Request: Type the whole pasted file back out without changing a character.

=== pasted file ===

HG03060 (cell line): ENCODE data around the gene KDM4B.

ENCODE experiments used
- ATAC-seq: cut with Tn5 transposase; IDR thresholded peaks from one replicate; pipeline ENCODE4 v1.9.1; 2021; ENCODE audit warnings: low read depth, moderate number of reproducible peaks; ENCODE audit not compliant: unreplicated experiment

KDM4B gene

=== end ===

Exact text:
HG03060 (cell line): ENCODE data around the gene KDM4B.

ENCODE experiments used
- ATAC-seq: cut with Tn5 transposase; IDR thresholded peaks from one replicate; pipeline ENCODE4 v1.9.1; 2021; ENCODE audit warnings: low read depth, moderate number of reproducible peaks; ENCODE audit not compliant: unreplicated experiment

KDM4B gene